After retirement, seniors may want to stay at home instead of going to an assisted living facility or nursing home. But they may need assistance.
A local non-profit agency helps that happen.
In 1970, Senior Citizen Home Assistance Service (SCHAS) was organized in Knox County.
The agency's mission is to enable the frail elderly or disabled to have the highest quality of life possible.
SCHAS is a non-profit, tax exempt agency formed to provide trained caregivers in the home, assisted living, nursing home, and hospital.
A fundraiser for SCHAS is Saturday June 23 from 6-9 p.m. at the Holiday Inn at World's Fair Park.
Call (865) 523-2920 for $75 tickets.
In the early 1980s, Senior Citizens Home Assistance Service cared for his mother.
About 25 years later, Bud Stowers turned to the non-profit agency to help care for his wife at their home in West Knox County.
"It was critical. She couldn't have survived without it. Absolutely critical," Bud Stowers said.
Pam Chesney was his wife's caregiver and then stayed on with Mr. Stowers after his wife passed away.
"I tell you what, living alone is the toughest thing you ever will face. And she covers that right there," he said.
She's more than a caregiver. She is also a companion.
"We watch TV and talk and I do the laundry, straighten up the kitchen, make up his bed every morning," Pam Chesney said.
Stowers said, "She takes care of the house if it needs it, she takes care of the laundry, she takes care of my bed, she keeps the routine straight, she keeps me straight. It's just a great arrangement."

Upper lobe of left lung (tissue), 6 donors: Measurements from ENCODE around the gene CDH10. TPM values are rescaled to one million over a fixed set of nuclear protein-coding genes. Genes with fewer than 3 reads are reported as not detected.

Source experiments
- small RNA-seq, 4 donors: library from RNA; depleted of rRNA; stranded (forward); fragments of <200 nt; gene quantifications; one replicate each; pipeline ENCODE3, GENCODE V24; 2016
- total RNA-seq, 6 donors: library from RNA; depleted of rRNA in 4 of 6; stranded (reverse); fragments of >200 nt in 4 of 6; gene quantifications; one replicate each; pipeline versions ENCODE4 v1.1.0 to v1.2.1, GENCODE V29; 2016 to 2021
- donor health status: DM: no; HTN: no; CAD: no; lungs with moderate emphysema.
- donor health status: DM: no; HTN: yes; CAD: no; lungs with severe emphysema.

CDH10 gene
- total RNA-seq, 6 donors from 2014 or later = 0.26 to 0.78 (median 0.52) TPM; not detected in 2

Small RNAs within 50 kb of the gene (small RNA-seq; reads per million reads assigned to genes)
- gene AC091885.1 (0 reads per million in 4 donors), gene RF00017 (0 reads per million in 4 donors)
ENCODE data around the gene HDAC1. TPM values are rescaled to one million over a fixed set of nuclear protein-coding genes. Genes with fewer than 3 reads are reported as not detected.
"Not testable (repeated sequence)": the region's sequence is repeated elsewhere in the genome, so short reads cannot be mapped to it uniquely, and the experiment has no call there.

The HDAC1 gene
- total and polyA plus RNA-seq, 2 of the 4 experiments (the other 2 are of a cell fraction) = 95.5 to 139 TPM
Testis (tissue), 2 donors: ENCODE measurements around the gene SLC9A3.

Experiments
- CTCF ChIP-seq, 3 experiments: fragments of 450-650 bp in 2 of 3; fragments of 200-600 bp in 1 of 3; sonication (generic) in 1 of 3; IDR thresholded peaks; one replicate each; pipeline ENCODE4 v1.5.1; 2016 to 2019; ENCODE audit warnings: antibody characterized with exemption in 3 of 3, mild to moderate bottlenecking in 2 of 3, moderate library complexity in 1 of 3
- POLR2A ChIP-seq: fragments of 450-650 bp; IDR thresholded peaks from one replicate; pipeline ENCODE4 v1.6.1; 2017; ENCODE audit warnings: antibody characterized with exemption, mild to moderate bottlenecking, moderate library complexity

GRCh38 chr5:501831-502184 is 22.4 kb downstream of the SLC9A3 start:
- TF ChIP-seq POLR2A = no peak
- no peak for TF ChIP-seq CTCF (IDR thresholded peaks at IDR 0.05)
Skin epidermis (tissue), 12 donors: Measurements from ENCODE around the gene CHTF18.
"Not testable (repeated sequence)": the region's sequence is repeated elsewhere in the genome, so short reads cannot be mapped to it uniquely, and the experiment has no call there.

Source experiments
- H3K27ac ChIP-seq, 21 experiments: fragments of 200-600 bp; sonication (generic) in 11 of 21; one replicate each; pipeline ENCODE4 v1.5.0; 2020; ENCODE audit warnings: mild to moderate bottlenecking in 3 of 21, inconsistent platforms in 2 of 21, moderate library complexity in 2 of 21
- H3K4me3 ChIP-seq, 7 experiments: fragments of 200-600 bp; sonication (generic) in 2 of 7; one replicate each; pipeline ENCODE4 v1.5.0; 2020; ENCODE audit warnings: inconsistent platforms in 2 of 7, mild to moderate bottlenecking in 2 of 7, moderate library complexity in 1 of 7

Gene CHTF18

They play Free Cell together on the computer.
Pam Chesney spends seven nights a week with Bud Stowers and cares for another client four days a week.
"You get attached to them. They're just like your family," she said.
She's worked for Senior Citizens Home Assistance Service for almost 20 years.
"I just enjoy taking care of people. I used to help my mom take care of her mom and dad then my dad's mom and dad. I just enjoy it," she said.
A part-time caregiver makes it possible for Bud Stowers to live at home instead of an assisted living facility or nursing home.
"It's a question of whether you want to go there and be a part of that, or whether you want to be independent. And I think you should be independent as long as you can," Stowers said.
He remains independent.
The 90-year-old drives to a nearby restaurant every Saturday to visit with some World War II buddies, he remembers specific dates from years gone by, and keeps up with some friends on Facebook.
"I think I'm going to get my hair dyed and my teeth whitened and see if I can pass for 80," he said with a smile and a laugh.